You’re not alone if you’ve ever sat staring at your cubicle wall thinking, “What if I had my own business?”
To answer your question, first of all, you would have never taken on the boring task that got you staring at your cubicle wall in the first place (head shake).
But even if you do have a great business idea, is it really enough to warrant quitting your job to start a business? Answer these five questions to help ease into your new life as a business owner—or to avoid making one of the biggest mistakes of your life.
Are You Cut Out to be a Business Owner?
1. Take an Entrepreneurial Potential Assessment. Gut check. Are you really an entrepreneur stuck in a salary-person’s body?
There could be a whole host of reasons why you are currently feeling unfulfilled, and when you are unhappy with your present circumstances it’s always easy to suffer from the so-called “Grass is Always Greener Syndrome.” Perhaps you need a vacation, or maybe you just need to look for a new job. Regardless of what got you thinking about jumping ship and diving into the great blue sea of entrepreneurship, you ought to first take an objective look at your entrepreneurial traits and decide whether or not you measure up –after all, business ownership isn’t for everyone.
The Business Development Bank of Canada offers one such online assessment.
Are You Mentally Prepared and Motivated?
2. Surround Yourself with Encouragement and Support. Once you have taken a cold hard look at yourself and determined that business ownership is right for you, it’s time to surround yourself with support, and kick the naysayers to the curb.
Just like any other major challenge in your life, you will have a higher probability of success if you are mentally prepared and have a full tank of positive energy. For starters you can always read about how others have met the challenge. Miki Agrawal was working on Wall Street and after finding herself in a similar slump decided to go out drinking on a Monday night. Fortunately for her, Tuesday morning was September 11, 2001 and she slept through her morning meeting at the doomed NYC World Trade Center.
That was a wakeup call for her, and she went on to start a string of businesses and wrote a book about her experience, called: Do Cool Sh*t. Wow, cool.
Are You Prepared Financially?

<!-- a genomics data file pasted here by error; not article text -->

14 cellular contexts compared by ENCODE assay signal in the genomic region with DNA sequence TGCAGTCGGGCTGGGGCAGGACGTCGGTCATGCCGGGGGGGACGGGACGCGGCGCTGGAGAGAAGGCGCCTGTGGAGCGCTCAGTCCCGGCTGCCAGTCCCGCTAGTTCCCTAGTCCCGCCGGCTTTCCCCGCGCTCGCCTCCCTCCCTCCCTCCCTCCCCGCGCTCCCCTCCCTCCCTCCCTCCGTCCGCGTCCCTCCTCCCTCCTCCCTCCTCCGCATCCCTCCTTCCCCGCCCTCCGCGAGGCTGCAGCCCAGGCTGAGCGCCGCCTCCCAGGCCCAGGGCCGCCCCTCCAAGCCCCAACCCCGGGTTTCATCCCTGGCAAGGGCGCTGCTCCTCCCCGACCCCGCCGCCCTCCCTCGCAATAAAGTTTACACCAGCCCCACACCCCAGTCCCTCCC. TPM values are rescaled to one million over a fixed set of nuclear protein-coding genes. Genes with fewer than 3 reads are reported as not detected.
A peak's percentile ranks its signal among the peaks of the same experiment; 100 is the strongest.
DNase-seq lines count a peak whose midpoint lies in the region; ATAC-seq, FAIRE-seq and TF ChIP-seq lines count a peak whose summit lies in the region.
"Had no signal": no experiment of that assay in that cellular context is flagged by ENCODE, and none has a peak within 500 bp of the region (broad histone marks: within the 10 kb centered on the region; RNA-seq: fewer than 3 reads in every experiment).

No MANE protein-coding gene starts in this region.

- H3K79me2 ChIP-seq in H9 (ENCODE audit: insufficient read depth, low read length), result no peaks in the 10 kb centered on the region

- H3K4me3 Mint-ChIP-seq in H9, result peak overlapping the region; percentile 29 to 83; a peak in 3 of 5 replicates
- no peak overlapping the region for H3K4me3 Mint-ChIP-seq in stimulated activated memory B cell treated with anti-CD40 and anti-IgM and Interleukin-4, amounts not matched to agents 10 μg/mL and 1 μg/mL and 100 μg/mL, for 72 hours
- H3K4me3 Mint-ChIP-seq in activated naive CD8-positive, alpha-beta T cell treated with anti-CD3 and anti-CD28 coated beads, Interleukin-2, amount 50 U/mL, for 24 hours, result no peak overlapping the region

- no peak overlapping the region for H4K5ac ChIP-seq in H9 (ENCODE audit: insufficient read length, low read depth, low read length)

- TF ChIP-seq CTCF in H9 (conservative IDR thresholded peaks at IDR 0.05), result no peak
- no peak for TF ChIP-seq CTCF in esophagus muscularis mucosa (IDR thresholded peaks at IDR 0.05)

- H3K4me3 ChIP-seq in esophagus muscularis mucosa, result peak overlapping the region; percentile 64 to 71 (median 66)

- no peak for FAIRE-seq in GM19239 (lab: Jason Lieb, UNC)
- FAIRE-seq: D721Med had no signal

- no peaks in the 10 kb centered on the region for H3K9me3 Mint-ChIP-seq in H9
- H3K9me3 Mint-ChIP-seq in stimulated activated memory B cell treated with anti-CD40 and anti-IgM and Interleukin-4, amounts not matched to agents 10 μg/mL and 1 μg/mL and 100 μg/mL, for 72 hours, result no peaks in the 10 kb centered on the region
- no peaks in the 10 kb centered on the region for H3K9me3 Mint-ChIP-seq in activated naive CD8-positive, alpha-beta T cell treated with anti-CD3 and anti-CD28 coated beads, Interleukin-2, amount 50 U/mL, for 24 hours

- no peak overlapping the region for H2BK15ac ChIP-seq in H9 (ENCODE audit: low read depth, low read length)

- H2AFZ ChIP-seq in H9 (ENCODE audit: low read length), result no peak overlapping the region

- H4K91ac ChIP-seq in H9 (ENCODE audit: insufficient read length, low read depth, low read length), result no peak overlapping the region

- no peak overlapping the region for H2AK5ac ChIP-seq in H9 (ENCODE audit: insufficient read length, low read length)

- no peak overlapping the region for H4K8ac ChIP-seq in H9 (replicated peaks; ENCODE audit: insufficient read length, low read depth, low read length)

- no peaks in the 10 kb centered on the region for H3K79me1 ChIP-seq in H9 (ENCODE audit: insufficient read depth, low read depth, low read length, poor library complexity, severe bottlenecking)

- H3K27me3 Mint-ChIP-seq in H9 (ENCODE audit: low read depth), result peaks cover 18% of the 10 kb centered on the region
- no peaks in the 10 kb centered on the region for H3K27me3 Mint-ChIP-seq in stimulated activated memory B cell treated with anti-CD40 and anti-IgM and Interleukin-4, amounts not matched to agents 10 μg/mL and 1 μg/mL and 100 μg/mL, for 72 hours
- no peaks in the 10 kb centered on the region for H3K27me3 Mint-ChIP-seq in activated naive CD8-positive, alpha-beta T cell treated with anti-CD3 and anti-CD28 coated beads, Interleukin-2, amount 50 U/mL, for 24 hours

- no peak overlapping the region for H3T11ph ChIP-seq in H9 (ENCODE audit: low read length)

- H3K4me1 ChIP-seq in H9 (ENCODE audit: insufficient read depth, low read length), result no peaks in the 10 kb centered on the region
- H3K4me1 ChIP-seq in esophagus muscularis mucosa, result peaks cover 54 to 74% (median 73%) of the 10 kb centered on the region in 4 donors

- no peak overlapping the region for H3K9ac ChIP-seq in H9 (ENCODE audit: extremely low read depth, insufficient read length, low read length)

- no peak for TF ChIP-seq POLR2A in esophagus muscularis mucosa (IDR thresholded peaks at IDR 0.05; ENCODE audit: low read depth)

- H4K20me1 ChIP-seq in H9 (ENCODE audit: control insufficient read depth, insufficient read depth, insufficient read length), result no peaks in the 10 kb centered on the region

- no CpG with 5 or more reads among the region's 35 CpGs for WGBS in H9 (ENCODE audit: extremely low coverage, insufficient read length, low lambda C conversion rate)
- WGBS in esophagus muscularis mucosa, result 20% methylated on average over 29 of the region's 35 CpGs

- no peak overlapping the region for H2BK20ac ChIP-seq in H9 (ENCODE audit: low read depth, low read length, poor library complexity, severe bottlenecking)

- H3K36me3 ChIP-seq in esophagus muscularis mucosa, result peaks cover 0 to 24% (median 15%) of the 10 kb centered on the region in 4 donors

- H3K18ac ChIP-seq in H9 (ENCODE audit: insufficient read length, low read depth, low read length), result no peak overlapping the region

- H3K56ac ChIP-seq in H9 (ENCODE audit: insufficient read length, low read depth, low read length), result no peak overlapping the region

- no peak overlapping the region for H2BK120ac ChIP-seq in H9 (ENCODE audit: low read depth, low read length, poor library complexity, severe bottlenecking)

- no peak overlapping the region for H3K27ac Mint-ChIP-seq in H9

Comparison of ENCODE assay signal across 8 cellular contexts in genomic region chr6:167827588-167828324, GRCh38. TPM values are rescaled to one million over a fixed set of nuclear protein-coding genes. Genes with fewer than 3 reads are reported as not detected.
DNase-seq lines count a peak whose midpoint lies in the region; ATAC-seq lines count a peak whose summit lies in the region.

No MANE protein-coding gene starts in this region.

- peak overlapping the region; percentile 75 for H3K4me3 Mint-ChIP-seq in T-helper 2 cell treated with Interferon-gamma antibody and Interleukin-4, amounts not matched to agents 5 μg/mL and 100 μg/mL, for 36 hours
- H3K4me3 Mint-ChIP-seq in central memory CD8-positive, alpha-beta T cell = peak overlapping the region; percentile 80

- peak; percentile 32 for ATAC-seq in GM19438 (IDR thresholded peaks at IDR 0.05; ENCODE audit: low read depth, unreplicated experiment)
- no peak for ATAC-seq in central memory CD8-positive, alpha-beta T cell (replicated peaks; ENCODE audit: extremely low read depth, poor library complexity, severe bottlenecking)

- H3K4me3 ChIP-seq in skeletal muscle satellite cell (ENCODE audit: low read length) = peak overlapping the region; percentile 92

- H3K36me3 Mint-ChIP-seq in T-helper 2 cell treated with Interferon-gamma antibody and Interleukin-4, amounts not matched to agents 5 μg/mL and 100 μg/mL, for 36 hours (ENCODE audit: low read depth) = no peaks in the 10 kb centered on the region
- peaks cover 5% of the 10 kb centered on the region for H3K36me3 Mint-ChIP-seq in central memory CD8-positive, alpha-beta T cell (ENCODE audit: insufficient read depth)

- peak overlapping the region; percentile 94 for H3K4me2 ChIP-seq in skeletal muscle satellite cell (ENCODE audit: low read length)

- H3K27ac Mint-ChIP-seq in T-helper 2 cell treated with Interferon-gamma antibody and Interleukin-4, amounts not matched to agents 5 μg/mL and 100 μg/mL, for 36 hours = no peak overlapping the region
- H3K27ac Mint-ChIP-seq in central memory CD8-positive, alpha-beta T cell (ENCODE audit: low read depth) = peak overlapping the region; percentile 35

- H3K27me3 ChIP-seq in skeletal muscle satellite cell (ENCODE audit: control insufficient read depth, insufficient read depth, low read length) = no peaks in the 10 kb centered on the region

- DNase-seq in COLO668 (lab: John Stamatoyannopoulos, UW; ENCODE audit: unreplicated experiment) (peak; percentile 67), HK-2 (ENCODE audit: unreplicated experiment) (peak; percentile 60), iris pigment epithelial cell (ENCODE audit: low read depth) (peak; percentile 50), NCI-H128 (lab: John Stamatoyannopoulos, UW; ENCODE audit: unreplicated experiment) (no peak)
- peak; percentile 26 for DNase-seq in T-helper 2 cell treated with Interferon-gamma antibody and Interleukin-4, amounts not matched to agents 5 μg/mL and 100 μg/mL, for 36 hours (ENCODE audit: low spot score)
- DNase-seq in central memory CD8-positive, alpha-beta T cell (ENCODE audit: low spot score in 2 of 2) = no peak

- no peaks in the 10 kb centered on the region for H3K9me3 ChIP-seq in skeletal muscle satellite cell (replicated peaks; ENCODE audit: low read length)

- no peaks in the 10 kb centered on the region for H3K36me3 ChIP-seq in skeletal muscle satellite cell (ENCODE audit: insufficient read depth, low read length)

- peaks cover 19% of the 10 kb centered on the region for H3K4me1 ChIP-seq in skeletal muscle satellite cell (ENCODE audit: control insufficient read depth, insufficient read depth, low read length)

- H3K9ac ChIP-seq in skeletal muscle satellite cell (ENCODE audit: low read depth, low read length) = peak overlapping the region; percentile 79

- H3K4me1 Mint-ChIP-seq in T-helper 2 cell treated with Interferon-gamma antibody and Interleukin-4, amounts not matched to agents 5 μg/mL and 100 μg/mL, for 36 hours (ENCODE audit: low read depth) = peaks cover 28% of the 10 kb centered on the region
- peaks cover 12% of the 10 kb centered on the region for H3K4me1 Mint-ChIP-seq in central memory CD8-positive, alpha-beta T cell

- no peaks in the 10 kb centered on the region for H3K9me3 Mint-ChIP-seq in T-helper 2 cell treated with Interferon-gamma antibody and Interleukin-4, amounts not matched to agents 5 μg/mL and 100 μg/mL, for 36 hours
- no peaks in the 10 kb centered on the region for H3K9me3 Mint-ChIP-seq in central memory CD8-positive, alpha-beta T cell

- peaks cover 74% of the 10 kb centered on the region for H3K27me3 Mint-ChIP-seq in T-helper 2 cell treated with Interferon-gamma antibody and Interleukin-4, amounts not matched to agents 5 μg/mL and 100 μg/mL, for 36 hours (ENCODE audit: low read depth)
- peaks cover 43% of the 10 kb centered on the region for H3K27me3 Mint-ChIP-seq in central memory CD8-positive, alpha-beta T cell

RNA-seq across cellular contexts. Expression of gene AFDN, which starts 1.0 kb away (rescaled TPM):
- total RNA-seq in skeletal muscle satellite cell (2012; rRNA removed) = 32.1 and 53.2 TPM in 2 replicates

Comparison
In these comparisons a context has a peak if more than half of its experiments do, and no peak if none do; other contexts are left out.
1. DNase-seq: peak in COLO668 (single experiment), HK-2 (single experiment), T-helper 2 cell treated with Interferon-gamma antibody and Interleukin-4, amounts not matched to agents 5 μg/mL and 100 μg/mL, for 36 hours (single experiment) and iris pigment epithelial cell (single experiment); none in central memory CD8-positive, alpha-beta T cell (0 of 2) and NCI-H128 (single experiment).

3. Spend the Next 6-12 Months Living Below Your Means. Farnoosh Brock of Brazen Life puts it this way: “Unless you are an eccentric millionaire, you need to set some cash aside, and the best time to do that is while you are still corporate. While self-employment may be your path to wealth, the beginning can be slow.”
While there are programs to help make the transition easier like Ontario Self Employment Benefit and a host of loan programs, you will breathe much easier if you can consolidate and pay back the majority of your debt before starting your business. This way you can properly establish your business and tap into more lucrative government grants when you are ready to expand. See this handy checklist to help guide you along.
Is Your “Temporary Job” Coming Between You and Your Future Business?
4. Love Your Job While You are Still There. Once people decide to leave their job to pursue their own business many will fall into a negativity trap. For one reason or another they lose their motivation to excel at their current job and begin to hate every second they spend at work. By the time they get home they are so mentally and emotionally drained they have nothing left to put into their business startup.
Not only can this make preparing for your business launch take a heck of a lot longer, you may end up jobless before you are ready to embark on your own—which has the potential to create an unnecessary mess of your life in the process. Rather than resorting to looking for aspects of your day job that you hate, focus on the things and relationships that you will miss and try to rediscover the passion you once had. You will be happier, have more energy to devout to your business when you get home, and leave your job on much better footing when it comes time.
Do You Have the Right People on Your Team?
5. Find the People You Will Need to Successfully Launch Your Business. Of course you’re not going to hire a full time legal counsel and corporate tax accountant while you are scrimping on entertainment and shopping to prepare for the first few months. Nonetheless, you should start connecting with the people to bring a board your team, whether as sweat-equity partners, occasional employees, or contract service providers.
There are all kinds of theories out there on what types of people will form a successful team, and no shortage of personality profile tests to help you strike the right balance. It would definitely be nice to have someone with entrepreneurial experience if you are a first-timer, someone who is a good communicator to help you reach out to the public, and a supportive partner—whether that is a friend, a spouse, or trusted business partner.